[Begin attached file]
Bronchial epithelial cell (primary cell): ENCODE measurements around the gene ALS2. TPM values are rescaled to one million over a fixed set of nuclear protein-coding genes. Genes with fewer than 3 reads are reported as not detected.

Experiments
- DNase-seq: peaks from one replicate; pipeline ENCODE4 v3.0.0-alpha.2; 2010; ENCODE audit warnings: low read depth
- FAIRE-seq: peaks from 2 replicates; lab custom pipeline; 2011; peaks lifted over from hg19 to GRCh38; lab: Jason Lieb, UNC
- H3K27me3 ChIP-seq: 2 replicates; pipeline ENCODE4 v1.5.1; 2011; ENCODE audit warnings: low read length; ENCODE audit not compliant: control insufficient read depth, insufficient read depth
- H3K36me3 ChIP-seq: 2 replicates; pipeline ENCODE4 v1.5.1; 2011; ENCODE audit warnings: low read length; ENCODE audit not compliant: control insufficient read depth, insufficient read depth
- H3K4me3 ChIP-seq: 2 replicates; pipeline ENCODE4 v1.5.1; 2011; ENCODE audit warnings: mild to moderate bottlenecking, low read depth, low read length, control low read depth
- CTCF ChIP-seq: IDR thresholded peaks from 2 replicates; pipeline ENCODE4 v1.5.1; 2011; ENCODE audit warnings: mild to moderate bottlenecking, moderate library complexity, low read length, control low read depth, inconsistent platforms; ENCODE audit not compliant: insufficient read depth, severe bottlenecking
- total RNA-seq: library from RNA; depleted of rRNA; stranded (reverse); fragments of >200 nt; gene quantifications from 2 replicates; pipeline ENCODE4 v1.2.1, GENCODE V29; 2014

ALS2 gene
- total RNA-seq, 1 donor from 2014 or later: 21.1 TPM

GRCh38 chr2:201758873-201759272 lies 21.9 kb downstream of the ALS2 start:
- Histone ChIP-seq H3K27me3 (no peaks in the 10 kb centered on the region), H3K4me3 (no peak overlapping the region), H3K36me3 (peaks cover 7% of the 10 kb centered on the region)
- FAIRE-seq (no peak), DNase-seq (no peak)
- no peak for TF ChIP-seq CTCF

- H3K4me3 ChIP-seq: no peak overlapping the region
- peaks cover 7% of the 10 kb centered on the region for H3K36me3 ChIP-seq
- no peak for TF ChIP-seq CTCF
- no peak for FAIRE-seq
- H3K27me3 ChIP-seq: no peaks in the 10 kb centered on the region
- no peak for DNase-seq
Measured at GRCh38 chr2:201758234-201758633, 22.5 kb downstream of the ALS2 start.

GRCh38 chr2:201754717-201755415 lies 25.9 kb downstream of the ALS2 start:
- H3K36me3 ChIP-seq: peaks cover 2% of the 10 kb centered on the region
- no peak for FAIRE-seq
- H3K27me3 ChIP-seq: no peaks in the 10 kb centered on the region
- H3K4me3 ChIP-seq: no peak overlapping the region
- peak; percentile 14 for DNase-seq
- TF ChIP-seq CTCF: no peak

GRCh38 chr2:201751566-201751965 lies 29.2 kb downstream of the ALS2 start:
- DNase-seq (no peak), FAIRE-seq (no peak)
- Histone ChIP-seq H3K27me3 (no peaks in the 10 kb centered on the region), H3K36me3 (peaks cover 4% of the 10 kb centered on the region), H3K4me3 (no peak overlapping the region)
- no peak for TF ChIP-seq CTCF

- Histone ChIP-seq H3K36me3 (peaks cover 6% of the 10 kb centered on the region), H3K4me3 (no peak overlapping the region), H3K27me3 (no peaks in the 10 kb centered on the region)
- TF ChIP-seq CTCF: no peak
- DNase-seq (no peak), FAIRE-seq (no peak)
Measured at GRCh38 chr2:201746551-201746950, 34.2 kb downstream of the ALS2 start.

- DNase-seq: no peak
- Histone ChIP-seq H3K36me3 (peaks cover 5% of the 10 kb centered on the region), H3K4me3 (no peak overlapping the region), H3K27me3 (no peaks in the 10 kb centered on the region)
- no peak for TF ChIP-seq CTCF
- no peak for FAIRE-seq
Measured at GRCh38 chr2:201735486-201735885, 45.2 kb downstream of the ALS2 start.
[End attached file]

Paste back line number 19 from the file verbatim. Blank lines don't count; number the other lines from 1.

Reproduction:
- no peak for FAIRE-seq